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Re: Are generic resources intentional?

From: Pat Hayes <phayes@ihmc.us>
Date: Wed, 10 Jun 2009 10:39:46 -0500
Cc: David Booth <david@dbooth.org>, Alan Ruttenberg <alanruttenberg@gmail.com>, Jonathan Rees <jar@creativecommons.org>, "noah_mendelsohn@us.ibm.com" <noah_mendelsohn@us.ibm.com>, AWWSW TF <public-awwsw@w3.org>
Message-Id: <871DA963-2123-4493-B7E5-60C4DEE827E8@ihmc.us>
To: "Williams, Stuart (HP Labs, Bristol)" <skw@hp.com>

On Jun 10, 2009, at 9:50 AM, Williams, Stuart (HP Labs, Bristol) wrote:

> Opps... a vital missing speech mark... and an acknowledgement that  
> this is *my* rough framing of what I take Alan to be asking...  
> Rather than an assertion that this is exactly what Alan asked or  
> said. Apologies, particularly to Alan, if that was mis-understood.
>
>>> So... we're back roughly at the nub of Alan's question, roughly
>>> "...which is it, there resource of which we speak... the
>>> (passive)document/work of which the server wa-representations are
>>> representations of; or the (active) agent'y entity that provides
>>> responses to questions." I believe that the traditional view is that
>                           ^
>>> the URI names/identifies/refers-to the document/work thing rather
>>> than the (conceptual) machinery in the web (which some have dubbed
>>> http-endpoint).
>>
>> Right, sorry I missed that earlier question. Good question, but Alan
>> gives exactly the wrong answer. I'm not sure what tradition he is
>> referring to, but the REST/tag/awww answer is surely that it has to  
>> be
>> the active agent'y entity.
>
> It is *I* not Alan

Apologies for getting it wrong, but really Im arguing against the idea  
here rather than its author :-)

> making a reference to a 'traditional' view and what I'm referring to  
> really just the notion that (http) URI (are/can be used to) name  
> documents which pervades most of the writing I seen on web  
> architecture. To be fair, Roy does/has taken the position that there  
> are more things than documents on the web, ie. active, agent'y,  
> entities with which one interacts through the exchange of wa- 
> representations (which might convey wa-representations of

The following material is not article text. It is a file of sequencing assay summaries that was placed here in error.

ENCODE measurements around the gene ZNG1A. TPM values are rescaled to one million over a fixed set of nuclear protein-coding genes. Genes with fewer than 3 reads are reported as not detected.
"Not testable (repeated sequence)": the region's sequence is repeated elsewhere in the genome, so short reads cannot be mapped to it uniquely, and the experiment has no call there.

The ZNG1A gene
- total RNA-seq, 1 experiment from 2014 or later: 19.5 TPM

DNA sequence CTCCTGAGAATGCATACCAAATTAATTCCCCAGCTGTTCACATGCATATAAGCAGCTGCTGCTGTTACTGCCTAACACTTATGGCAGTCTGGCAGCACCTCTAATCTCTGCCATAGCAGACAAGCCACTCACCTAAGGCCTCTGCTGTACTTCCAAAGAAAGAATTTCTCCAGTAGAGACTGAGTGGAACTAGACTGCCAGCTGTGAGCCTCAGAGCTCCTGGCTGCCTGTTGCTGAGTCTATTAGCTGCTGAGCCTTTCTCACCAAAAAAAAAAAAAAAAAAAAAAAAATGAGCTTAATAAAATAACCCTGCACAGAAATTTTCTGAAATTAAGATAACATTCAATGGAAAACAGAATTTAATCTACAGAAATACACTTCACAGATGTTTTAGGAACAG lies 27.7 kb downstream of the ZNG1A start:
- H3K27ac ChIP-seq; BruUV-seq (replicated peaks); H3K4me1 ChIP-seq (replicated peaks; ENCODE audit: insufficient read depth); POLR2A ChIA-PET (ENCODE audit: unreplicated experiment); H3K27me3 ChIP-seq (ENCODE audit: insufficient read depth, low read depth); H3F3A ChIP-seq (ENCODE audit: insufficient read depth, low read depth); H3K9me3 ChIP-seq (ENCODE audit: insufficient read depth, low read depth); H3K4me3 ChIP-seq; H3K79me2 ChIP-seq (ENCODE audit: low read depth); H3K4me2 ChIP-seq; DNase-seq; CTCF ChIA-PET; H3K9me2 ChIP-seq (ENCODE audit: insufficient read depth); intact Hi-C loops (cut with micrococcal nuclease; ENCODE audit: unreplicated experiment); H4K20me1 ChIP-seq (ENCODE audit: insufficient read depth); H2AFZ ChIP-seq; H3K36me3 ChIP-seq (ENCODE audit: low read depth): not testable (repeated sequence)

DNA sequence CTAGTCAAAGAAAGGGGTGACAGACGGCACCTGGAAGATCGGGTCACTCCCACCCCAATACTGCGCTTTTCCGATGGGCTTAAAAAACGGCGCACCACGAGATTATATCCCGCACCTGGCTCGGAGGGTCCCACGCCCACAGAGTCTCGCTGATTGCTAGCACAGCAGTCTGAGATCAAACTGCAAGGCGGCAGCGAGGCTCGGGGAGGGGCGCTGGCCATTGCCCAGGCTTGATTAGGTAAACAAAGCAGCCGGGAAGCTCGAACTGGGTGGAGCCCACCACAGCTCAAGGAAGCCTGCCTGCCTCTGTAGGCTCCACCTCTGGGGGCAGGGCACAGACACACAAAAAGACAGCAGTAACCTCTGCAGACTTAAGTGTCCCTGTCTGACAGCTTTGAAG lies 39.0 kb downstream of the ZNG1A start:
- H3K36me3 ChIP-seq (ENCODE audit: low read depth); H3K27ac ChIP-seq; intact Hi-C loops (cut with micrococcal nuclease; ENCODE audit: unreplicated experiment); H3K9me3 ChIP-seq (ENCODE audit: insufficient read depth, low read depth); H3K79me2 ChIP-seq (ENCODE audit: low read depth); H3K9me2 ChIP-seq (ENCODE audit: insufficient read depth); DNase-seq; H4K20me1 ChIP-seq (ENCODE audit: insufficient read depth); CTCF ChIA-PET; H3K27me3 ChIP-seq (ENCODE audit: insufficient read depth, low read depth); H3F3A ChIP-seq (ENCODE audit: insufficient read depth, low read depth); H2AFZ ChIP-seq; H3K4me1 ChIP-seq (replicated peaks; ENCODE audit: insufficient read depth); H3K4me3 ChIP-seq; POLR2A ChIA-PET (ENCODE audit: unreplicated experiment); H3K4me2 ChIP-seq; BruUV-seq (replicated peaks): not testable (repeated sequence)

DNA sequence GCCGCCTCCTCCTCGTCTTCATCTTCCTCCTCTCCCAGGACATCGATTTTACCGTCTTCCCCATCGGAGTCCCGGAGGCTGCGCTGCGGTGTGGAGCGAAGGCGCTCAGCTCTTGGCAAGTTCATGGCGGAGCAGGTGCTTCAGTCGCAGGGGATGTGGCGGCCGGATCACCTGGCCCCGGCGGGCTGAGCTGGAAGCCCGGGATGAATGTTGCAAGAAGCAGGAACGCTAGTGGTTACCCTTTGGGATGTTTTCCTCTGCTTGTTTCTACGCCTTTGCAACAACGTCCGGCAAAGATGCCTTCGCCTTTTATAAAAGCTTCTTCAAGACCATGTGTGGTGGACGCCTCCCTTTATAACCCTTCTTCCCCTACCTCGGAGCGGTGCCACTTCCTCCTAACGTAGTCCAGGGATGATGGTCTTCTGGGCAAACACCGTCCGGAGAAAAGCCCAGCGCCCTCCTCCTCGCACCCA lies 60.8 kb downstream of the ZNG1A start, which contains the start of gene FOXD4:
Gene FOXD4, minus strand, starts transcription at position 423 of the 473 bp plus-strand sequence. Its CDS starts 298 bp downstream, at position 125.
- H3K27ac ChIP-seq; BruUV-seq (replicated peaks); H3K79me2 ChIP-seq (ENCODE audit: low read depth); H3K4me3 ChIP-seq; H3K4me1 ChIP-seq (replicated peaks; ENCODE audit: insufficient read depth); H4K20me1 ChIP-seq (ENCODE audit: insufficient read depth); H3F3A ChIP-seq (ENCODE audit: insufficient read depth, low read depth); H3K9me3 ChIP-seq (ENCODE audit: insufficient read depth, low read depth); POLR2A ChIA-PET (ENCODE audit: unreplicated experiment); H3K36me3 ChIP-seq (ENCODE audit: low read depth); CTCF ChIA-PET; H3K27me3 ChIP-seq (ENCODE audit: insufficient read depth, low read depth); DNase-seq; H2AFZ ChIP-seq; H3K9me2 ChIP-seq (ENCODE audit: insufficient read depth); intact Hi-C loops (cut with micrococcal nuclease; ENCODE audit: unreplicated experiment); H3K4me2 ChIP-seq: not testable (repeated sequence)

> current(get) and desired(put/post) state - though I've seen no such  
> constraint spelled out).

And he is right, of course. And I think there is an intellectual  
imperative at work here, which I respect, to avoid 'limiting' the  
categories so as to exclude possible future technologies. I recall Roy  
talking about the view of a city from a webcam meaning that the city  
was in a sense 'web-accessible'.

Here's my problem/argument with the idea that its all about the  
documents. Suppose I have a computer which  isnt connected, or even  
connectable, to the internet. I create a document - say, just to be  
bloody-minded, an HTML document - on it. The document/file/whatever  
exists, no doubt about that. It has all the properties it will ever  
have **by virtue of being a document**. All its 'essential'  
properties, the ones that inhere in it by virtue of its being the kind  
of thing that it is, are present in it now. I can even give it a name,  
and - again to be bloody-minded - choose a name which has the syntax  
of a legal URI which I happen to own. And I can perform if you like a  
public ceremony, witnessed by others and with a video posted on Utube,  
naming it, a document baptism. None of this actually gets it onto the  
Web, though. Ok, finally I relent, and put this document on a server  
and make it be the payload of a GET request with that URI. Ah, **now**  
it is on the Web. But, and this is my point, nothing **in the  
document** has changed here. It is the **very same document** that is  
was before I put it on the server, and it even has the **very same  
name** that it had then. So whatever it was that 'put it' onto the Web  
cannot possibly have anything to do with (a) its nature as a document  
nor (b) the name I used to refer to it with. Because these have not  
changed, but its Web status has changed. So whatever that status  
inheres in, it must be something else, something other than the  
document/name pair itself. And it seems, just being intuitive now,  
pretty obvious that it inheres in the document being **on a server**.  
Its the presence of the server that makes it into a webbish object.

>
>> Consider: there were files and documents
>> and images all over the planet long before the Web was invented. If
>> the basic ontology of Web Architectural theory is based on those,  
>> then
>> how on earth are we to explain what changed when the actual Web came